Skip 
Navigation Link
Child & Adolescent Development: Overview
Resources
Basic InformationMore InformationLatest News
Too Much Takeout Food Threatens Kids' HealthMom-to-Be's High Blood Sugar May Raise Baby's Odds for Heart DefectsFamily Meals Serve Up Better Behaved KidsTech at Bedtime May Mean Heavier KidsNew Hope for Kids With Multiple Food AllergiesHeath Tip: Give Age-Appropriate ToysPrenatal Sugar Intake May Increase Asthma Risk in OffspringMoms' Soda Habit in Pregnancy May Boost Kids' Odds for AsthmaPreventing Childhood Accidents at HomeDating Violence Tied to Spankings in ChildhoodSmartphone Pics Help Docs ID Kids' Skin ConditionMore Than Half Today's Children Expected to Be Obese at 35Time Management for Busy Families60 Percent of U.S. Kids Could Be Obese by Age 35Health Tip: Is Stress Interfering With Your Child's Sleep?Health Tip: Travel Safely With a ChildShaming Overweight Kids Only Makes Things WorseFlu Shot Could Help Your Kid Avoid HospitalHealth Tip: Safety Advice for the HolidaysAccurate Diagnosis Seen With Photographs of Skin ConditionsIf Dad Has Depression, Kids Might Develop It, TooKids Still Getting Risky Painkiller After TonsillectomySport Sampling in Children Tied to More Exercise in AdolescenceMusic, Video Help Sixth-Graders Master Hands-Only CPRChildhood Spanking Could Heighten Adult Mental Health WoesHealth Tip: Prevent Germs at the Doctor's OfficeInfluenza Vaccines in Pediatric ERs Likely Cost-EffectiveCooling Down Sibling Rivalries When They Heat UpDoes All That Social Media Time Harm Young Minds?Helping Children Cope When a Mass Tragedy Strikes'Good Ole Days' Were Better for Kids' Health, Adults SayTV Ads Still Push Unhealthy Foods at KidsSchool-Based Food Co-op Tied to Improved Diets in ChildrenWorking With Your School NurseChildren of Immigrants Less Likely to be Up-to-Date on ShotsHealth Tip: Have Fun on Halloween, Despite AsthmaHelmets Too Rarely Used in Baseball and SoftballKids' High Blood Pressure Often OverlookedKeep Halloween Spooky, But SafeKids' Food Allergies, Especially to Peanuts, Are on the RiseHealth Tip: Talk To Your Kids About a TragedyHealth Tip: Defining CyberbullingASA: Botox Injections Beneficial for Migraine in ChildrenTrauma Takes a Toll on Half of U.S. KidsMedical Marijuana Won't Help Most Sick KidsScoliosis Screenings Can Help Catch Spine Problem EarlyArthritis Can Strike ChildrenPlan an Allergy-Safe Halloween for Your ChildHappier Mealtimes, Healthier Eating for KidsAAP Releases List of Often-Unnecessary Tests
Questions and AnswersLinksBook Reviews
Related Topics

ADHD: Attention Deficit Hyperactivity Disorder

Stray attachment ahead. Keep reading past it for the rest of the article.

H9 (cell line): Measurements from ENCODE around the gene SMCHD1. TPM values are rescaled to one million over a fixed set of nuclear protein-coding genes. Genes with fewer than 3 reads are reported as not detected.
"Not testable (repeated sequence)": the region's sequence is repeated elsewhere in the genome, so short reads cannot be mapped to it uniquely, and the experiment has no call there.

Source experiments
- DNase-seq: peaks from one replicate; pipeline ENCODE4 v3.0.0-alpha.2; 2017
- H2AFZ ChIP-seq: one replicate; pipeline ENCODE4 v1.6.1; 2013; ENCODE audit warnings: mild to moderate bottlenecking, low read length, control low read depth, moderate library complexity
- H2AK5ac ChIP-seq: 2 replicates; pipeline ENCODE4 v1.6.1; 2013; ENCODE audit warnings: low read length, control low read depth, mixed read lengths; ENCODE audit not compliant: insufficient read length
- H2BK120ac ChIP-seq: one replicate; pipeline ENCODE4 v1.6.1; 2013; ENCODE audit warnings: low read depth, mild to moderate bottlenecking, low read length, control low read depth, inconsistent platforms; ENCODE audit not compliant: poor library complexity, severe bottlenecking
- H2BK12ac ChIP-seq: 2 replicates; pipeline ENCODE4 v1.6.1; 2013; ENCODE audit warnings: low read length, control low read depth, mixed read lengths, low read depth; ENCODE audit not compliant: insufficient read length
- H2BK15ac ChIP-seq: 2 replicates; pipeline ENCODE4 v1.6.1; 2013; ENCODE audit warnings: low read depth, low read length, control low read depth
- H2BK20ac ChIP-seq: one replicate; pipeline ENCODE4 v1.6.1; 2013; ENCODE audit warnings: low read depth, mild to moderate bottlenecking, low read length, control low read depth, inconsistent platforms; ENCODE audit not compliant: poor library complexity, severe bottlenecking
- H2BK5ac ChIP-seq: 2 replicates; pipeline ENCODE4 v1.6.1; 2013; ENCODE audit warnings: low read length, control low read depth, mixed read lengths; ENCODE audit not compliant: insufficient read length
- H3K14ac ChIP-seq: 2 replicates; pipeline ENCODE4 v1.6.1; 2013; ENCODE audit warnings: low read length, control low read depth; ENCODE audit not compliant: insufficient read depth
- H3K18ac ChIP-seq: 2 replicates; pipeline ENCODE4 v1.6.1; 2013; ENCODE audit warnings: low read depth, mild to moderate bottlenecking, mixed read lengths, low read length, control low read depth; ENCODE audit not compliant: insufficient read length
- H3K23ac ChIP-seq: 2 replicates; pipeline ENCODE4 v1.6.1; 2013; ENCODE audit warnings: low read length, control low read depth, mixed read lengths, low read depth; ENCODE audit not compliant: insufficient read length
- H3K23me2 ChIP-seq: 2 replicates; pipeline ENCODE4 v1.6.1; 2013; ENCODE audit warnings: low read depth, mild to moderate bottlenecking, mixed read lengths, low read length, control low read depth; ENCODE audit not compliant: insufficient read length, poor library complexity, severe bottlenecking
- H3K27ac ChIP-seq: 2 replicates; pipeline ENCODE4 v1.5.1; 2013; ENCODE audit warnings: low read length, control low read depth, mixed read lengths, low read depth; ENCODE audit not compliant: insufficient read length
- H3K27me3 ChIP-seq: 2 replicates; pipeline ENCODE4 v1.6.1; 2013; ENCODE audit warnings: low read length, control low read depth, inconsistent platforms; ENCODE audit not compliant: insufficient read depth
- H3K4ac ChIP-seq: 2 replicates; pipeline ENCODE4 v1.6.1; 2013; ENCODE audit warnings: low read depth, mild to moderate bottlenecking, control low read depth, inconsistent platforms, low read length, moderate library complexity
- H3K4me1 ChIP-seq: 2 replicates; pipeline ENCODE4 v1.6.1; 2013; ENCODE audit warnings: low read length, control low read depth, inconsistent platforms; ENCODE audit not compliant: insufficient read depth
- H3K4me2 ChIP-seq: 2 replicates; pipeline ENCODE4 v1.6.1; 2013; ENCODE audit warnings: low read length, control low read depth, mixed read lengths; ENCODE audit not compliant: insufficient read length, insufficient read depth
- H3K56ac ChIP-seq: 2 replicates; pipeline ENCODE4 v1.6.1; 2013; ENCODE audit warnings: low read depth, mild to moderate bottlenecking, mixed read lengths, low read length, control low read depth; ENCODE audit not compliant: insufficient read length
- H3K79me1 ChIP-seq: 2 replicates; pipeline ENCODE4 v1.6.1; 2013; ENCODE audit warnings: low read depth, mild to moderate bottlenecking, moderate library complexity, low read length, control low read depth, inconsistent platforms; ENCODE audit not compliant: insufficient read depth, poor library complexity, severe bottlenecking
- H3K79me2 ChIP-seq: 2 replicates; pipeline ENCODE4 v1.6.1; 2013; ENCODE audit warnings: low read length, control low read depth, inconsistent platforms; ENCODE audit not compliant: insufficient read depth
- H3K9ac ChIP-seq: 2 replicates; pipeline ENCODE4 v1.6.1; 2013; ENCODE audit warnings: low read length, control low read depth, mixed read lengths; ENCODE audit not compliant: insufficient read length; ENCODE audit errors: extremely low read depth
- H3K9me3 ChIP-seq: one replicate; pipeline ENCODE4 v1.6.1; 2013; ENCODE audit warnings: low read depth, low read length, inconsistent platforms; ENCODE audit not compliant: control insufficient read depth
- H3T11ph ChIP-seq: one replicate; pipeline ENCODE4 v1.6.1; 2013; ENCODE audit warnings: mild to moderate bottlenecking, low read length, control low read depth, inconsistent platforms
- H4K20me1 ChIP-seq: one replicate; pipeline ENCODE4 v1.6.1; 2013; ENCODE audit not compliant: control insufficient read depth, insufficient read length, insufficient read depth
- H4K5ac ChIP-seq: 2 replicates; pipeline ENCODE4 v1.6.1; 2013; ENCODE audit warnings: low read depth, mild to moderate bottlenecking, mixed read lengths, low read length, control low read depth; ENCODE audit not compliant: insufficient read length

Childhood Mental Disorders and Illnesses
Parenting
Child Development & Parenting: Infants (0-2)
Child Development & Parenting: Early (3-7)

AAP Stresses Medical Home Best for Acute Health Concerns


HealthDay News
Updated: Apr 26th 2017

new article illustration

WEDNESDAY, April 26, 2017 (HealthDay News) -- The medical home is the ideal location for children to receive care for acute, nonemergency health concerns, according to a policy statement published online April 24 in Pediatrics.

Gregory P. Conners, M.D., M.P.H., M.B.A., from the University of Missouri-Kansas City School of Medicine, and colleagues discussed use of acute care services outside the medical home.

The authors note that some children and families use acute care services outside the medical home because of real or perceived benefits related to accessibility, convenience, or cost of care. Acute care entities include urgent care facilities, retail-based clinics, and commercial telemedicine services. To ensure coordinated and continuous care, children deserve high-quality, appropriate, and safe acute care services whenever they access the health care system, with timely and complete communication with the medical home. Under established, new, and evolving practice arrangements in acute care entities, treatment of children should adhere to the core principles of continuity of care and communication, best practices, pediatric-trained staff, safe care transitions, and continuous improvement.

"In support of the medical home, the [American Academy of Pediatrics] urges stakeholders, including payers, to avoid any incentives (e.g., reduced copays) that encourage visits to external entities for acute issues as a preference over the medical home," the authors write.

Abstract/Full Text